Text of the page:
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Thursday, Sep 25, 2014
Between the four of us shooting into the mouth of this cave there is an unspoken agreement.

I’m shooting fish in a barrel with total strangers. We are on the outskirts of fallen Russia in Destiny, just outside Skywatch, facing a cave off in the distance. Every five seconds or so a group of Hive enemies spawn inside and quickly get mowed down by our weapons as they stream outside. We are exploiting the loot and spawn systems in Destiny to level quickly and collect all the tasty engrams that give our characters rare weapons and armor.


I am trying to understand why in Destiny, a shooter from one of the most prestigious studios in the world, this group of players choose to spend their time harvesting digital goods instead of playing the game “proper.” Since players found the exploit a week or two ago, you can consistently find people alternating gunfire and picking up loot. They are practicing the mundane art of the grind in the most efficient way possible—not exactly the most thrilling experience you could imagine.


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Thursday, Sep 18, 2014
The types of decisions I made at the end of season two were heartfelt ones, but they’re not practical and they’re not the kinds of decisions that keep people alive.

The Walking Dead is deviously good at at playing on your sense of hope. Perhaps there is some way to make it out of this catastrophe if I say the right thing, act quickly enough, or maybe with just a bit of luck, I’ll somehow outrun these zombies, rehabilitate these broken people, and live out my days as a contented subsistence farmer.


This will never happen, and I try to direct the characters in The Walking Dead accordingly. People need to be responsible for their own actions, they need to be responsible for how their actions impact their group, and they need to be held accountable for the decisions they make. These principles are what caused me in season 1\one to give up on Ben and leave him behind. They’re what drove Lee to strike out on his own after screwing up and being bitten. They’re what drove Lee to be caring, but firm, with Clementine so that she was ready to act and make her own decisions.


All this means that for me, both Lee and Clementine come across as utilitarian. If someone is dragging the group down, and they don’t want or cannot benefit from help, it’s time to say goodbye, even though it might be a sad goodbye. With season two’s introduction of AJ, an infant who is instantly orphaned, my resolve (and therefore Clem’s) was shaken. Wanting to care for a defenseless baby is tempting and socially compelling, but it’s the baby’s symbolism as a turning point in the larger world that makes it even more tragic.


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Friday, Sep 12, 2014
Year Walk tells a story that comes alive in its telling, that grows up around the player, out of its display box, and into a forest.

When I was a kid, my mother had me take a wooden mask that we owned outside to destroy it with a hatchet. She said it had haunted her dreams. It was a strange precaution to take in retrospect, but at the time, it made sense. As a child, the dark holds all sorts of ghosts and terrors, and the superstitions and beliefs passed on in family stories become fact when the sun sets.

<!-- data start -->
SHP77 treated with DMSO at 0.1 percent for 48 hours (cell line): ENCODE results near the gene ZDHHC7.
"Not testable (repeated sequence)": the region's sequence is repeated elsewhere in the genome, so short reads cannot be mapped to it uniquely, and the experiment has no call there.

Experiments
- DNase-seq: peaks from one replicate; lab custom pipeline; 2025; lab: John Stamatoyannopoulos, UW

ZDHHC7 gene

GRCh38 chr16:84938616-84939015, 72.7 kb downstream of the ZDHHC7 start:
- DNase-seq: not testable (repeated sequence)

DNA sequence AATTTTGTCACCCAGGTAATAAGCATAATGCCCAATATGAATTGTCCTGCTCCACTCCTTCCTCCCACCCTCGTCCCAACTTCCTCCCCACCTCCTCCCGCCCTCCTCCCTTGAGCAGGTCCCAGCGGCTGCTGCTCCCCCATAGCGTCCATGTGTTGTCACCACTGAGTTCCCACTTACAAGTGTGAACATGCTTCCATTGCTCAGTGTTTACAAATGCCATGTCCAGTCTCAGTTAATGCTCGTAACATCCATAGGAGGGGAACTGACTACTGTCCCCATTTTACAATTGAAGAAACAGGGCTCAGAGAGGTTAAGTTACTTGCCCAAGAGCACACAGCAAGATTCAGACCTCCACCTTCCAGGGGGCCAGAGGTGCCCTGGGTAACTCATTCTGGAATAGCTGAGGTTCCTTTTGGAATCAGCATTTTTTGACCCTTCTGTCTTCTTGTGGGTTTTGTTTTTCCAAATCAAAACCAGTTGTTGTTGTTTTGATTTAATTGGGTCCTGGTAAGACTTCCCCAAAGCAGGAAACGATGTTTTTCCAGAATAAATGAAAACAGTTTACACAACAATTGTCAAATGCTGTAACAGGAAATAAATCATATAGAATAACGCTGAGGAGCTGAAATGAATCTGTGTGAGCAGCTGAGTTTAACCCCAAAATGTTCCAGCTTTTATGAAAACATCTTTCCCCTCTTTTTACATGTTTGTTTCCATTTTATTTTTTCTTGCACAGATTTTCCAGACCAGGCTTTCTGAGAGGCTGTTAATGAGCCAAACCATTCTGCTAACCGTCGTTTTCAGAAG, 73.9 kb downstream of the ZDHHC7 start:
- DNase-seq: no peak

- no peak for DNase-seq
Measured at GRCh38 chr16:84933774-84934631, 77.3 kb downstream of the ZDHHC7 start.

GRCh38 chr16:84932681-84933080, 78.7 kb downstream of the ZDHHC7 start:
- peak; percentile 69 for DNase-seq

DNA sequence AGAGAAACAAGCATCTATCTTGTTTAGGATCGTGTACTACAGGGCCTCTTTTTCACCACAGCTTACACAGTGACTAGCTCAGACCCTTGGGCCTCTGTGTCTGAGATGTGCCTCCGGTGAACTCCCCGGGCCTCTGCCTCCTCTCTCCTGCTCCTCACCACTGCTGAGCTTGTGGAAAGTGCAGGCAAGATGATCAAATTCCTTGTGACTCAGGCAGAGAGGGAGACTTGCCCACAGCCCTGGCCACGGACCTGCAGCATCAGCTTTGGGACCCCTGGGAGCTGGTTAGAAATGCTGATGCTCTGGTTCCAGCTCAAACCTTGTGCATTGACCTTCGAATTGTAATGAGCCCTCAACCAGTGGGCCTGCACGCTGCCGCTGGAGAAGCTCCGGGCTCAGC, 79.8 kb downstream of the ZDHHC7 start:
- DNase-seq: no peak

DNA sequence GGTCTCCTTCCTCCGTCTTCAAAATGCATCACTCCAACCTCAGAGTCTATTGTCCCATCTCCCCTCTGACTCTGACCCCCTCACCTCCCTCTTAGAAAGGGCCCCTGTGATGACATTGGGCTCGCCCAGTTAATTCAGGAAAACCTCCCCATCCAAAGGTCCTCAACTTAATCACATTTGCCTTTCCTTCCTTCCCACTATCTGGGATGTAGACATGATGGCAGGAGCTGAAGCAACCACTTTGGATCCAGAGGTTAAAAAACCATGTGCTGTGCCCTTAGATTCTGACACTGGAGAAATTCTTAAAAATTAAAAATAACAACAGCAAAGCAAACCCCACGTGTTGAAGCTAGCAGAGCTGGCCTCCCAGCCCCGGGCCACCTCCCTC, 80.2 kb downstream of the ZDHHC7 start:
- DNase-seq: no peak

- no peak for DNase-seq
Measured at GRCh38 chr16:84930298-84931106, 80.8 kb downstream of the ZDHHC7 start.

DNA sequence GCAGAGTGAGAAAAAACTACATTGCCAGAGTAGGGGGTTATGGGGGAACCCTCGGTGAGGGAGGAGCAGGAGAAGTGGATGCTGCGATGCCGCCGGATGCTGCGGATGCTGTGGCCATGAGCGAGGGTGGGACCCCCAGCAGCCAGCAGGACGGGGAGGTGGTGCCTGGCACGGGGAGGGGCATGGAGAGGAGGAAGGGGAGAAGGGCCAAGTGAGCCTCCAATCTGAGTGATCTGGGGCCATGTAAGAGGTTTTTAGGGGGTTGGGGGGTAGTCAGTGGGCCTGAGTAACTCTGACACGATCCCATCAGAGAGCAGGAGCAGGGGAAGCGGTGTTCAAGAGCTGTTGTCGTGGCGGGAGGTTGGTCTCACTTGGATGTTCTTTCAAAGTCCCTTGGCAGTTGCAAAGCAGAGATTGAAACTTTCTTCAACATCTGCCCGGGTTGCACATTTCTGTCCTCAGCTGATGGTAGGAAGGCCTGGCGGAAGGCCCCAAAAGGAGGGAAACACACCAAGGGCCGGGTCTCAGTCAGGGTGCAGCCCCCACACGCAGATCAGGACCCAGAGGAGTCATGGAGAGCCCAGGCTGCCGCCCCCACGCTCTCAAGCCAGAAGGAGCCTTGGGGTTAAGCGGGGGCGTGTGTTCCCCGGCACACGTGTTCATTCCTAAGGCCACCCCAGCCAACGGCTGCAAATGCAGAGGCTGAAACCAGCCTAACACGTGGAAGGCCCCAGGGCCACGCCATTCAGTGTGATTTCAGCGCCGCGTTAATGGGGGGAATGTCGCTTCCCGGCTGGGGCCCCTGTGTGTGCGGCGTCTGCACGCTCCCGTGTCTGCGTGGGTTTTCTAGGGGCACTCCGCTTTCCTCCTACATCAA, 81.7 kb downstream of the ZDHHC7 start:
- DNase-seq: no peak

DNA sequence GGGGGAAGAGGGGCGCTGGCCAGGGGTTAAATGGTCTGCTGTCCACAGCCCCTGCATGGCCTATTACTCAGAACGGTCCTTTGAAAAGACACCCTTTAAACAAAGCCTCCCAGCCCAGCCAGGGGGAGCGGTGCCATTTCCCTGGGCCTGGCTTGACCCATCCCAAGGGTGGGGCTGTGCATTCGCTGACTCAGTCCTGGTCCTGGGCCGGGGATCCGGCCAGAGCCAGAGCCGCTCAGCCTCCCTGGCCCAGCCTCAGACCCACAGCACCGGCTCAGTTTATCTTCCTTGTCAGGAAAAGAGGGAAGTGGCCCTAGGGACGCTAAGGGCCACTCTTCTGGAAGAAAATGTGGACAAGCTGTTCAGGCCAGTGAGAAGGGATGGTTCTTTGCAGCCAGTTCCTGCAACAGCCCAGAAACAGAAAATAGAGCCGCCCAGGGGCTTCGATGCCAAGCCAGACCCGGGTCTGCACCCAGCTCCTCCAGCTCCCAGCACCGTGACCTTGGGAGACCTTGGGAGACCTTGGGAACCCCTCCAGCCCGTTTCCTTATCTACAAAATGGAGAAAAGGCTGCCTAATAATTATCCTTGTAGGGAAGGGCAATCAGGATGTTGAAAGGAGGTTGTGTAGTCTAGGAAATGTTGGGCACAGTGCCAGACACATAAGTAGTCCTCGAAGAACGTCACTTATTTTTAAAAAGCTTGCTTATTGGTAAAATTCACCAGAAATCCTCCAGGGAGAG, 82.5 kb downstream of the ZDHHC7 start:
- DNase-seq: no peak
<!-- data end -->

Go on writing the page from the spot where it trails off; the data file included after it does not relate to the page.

I can tell you some of the stories I grew up with now—about a pile of cursed clothing or my curandera aunt who could reliably free a house of evil spirits—but they would lose their vigor in the telling. There is a difference between a story about folklore and a folklore story.


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Thursday, Sep 4, 2014
Don’t let the cute characters fool you. Pikmin 3 is horrifying.

This column contains spoilers for Pikmin 3.


I’ve played all of the Pikmin games and have always been slightly uneasy about the message lurking underneath their playful facades. Maybe it’s revisiting the series almost 10 years later or maybe it’s that the latest game more openly embraces its dark side, but Pikmin 3 has put its more disturbing aspects into focus.


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Thursday, Aug 28, 2014
The atmosphere of any live sporting event is a unique slice of that sport’s spectator culture. Where does eSports, and specifically League of Legends, fit in?

I’m sitting near the front row at my first live eSports event. It’s the League of Legends North American Regionals quarterfinals featuring Curse vs CLG, and the stakes are high. One of these teams has a chance at attending the World Championship in South Korea. The other is going home. The two teams file into their rows of computers on stage, while a huge screen starts a countdown to this pivotal match. From somewhere in the back row, up in the bleachers, comes the sound of a vuvuzela.


The atmosphere of any live sporting event is a unique slice of that sport’s spectator culture. Baseball might be about hot dogs, cracker jacks, and long breaks between plays. Hockey might be about chants or throwing octopi onto the ice. They can be heated affairs with hostile rivalries between opposing fans, or they can be calmer affairs dedicated to the appreciation of a match well played. Where does eSports, and specifically League of Legends, fit in?


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